Madrid – The deadly shootings in Dallas, Minnesota and Louisiana this week were not far from President Barack Obama’s mind on his last day of his shortened trip to Spain.
The U.S. president, while speaking to reporters after a meeting with Spain’s acting prime minister Mariano Rajoy on Sunday, called for greater tolerance, respect and understanding from police officers toward the people they take an oath to protect. He also the protesters who attack police officers are doing a disservice to their cause.
"I'd like all sides to listen to each other," Obama said.
It was the fourth straight day that Obama has commented on a series of distressing events back home: the fatal shootings by police of black men in Louisiana and Minnesota, and a sniper attack that killed five police officers and wounded seven in Dallas.
He said violence against police by anyone concerned about fairness in the criminal justice system does "a disservice to the cause."
He repeated that the vast majority of U.S. police officers are doing a good job, but said rhetoric that fails to recognize that will do little to rally allies to support efforts to change a system that is broadly recognized as being biased against minorities.
"Maintaining a truthful and serious and respectful tone is going to help mobilize American society to bring about real change," Obama said.
The president also called for balance from law enforcement. "I would hope that police organizations are also respectful of the frustrations that people in these communities feel and not just dismiss these protests and these complaints as political correctness," he said.
"It is in the interest of police officers that their communities trust them," Obama said.
The president traveled to Spain after attending a NATO summit in Poland, but the shocking series of events at home late last week dominated most of his public appearances. Spain, nevertheless, appeared thrilled to welcome the first U.S. president to visit in more than a decade. Tourists and curiosity seekers lined some streets in hopes of catching a glimpse of him, and local TV aired wall-to-wall coverage of his movements.
Obama was supposed to spend two days in Spain, but cut the visit to about a day because of the shootings.
"We've had a difficult week in the United States," he told King Felipe VI before they met in private at the Royal Palace.
The king thanked Obama for visiting under the circumstances. The stop in Spain is the last leg of what is likely Obama's final trip to Europe before he leaves office in January.
The White House said the visit will highlight security cooperation between the trans-Atlantic allies, as well as political and economic ties.
After his meeting with Rajoy, Obama lauded the long-standing ties between the U.S. and Spain and complimented economic policies put in place under Rajoy's leadership, saying the changes have begun to "bear fruit." The economy is a top concern of the Spanish public, with nearly 5 million people out of work and the unemployment rate at about 20 percent.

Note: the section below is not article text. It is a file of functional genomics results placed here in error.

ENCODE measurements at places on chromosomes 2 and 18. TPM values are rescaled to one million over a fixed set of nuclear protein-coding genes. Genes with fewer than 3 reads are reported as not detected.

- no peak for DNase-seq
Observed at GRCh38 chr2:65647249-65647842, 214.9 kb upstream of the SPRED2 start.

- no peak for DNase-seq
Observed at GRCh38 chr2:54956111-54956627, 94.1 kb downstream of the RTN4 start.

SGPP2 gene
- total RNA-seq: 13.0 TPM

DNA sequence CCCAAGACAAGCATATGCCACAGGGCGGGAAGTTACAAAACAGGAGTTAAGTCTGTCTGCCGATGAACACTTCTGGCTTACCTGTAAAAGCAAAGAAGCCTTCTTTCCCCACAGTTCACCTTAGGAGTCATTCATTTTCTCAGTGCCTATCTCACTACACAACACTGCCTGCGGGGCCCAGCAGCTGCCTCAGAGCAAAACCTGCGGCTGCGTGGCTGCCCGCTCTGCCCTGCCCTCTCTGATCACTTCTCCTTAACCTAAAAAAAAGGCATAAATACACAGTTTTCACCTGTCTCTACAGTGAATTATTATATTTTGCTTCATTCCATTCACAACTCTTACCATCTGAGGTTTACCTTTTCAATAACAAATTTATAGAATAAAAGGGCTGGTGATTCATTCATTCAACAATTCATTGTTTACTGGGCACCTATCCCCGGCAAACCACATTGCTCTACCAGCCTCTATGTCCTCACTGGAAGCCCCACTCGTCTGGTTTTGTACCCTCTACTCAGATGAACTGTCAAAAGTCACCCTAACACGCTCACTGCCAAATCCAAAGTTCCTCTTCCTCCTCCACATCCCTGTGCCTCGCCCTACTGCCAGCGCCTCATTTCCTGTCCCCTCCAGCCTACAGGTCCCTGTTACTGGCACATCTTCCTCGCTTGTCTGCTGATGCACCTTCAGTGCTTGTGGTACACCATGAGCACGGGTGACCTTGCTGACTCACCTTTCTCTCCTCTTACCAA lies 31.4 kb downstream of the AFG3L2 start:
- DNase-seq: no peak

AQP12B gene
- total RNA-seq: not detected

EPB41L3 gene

Spain has been gripped by a political stalemate for months, with Rajoy unable to rally the political support he needs to form a new coalition government following a late-June election. It was the country's second round of inconclusive balloting in the past year.
Rajoy's party also won an election in December, but no other major party would help him form a government.
Rajoy thanked Obama for visiting and offered his condolences for the Dallas shooting. He touched on Spain's improving economic outlook and the political crisis, saying that having a third election in less than a year would be "a joke" that would damage the economy.
Obama also thanked Rajoy for his government's contributions as a fellow NATO ally, and for hosting U.S. sailors and guided missile destroyers at a naval base on the southern coast. A visit to the base, including an event with troops, was to be Obama's final stop before the flight to Washington.
Spain has been gripped by a political stalemate for months, with Rajoy unable to garner the necessary support to form a new coalition government following a late-June election. It was the country's second round of inconclusive balloting in the past year.
Rajoy's party also won an election in December, but no other major party was willing to help him form a government.
Obama addressed the political situation in an interview Saturday with the El Pais newspaper, saying he hopes Spain's next government will be just as committed to strong relations with the U.S. and Europe. He said the world needs Spain's contributions to the campaign against the Islamic State group, to counterterrorism efforts that prevent attacks and to its fellow NATO members.
"The relationship between Spaniards and Americans goes back centuries," he said. "We're connected by the ties of family and culture, including millions of Americans who celebrate their Hispanic heritage. Spain is a strong NATO ally, we're grateful for Spain's many decades of hosting U.S. forces, and we're major trading partners."
"That's why the United States is deeply committed to maintaining our relationship with a strong, unified Spain," Obama said.
He said he has longed to return to Spain ever since he passed through while backpacking across Europe decades ago, during his 20s, a point he underscored just before his private meeting with the king. He said he could not have imagined that he'd return years later and be greeted by royalty.
"I wish I was staying longer," Obama said Sunday. His wife, Michelle, and their daughters, Malia and Sasha, stopped in Spain in late June during the first lady's three-country trip to promote education for adolescent girls in developing countries.
Based on reporting by the Associated Press.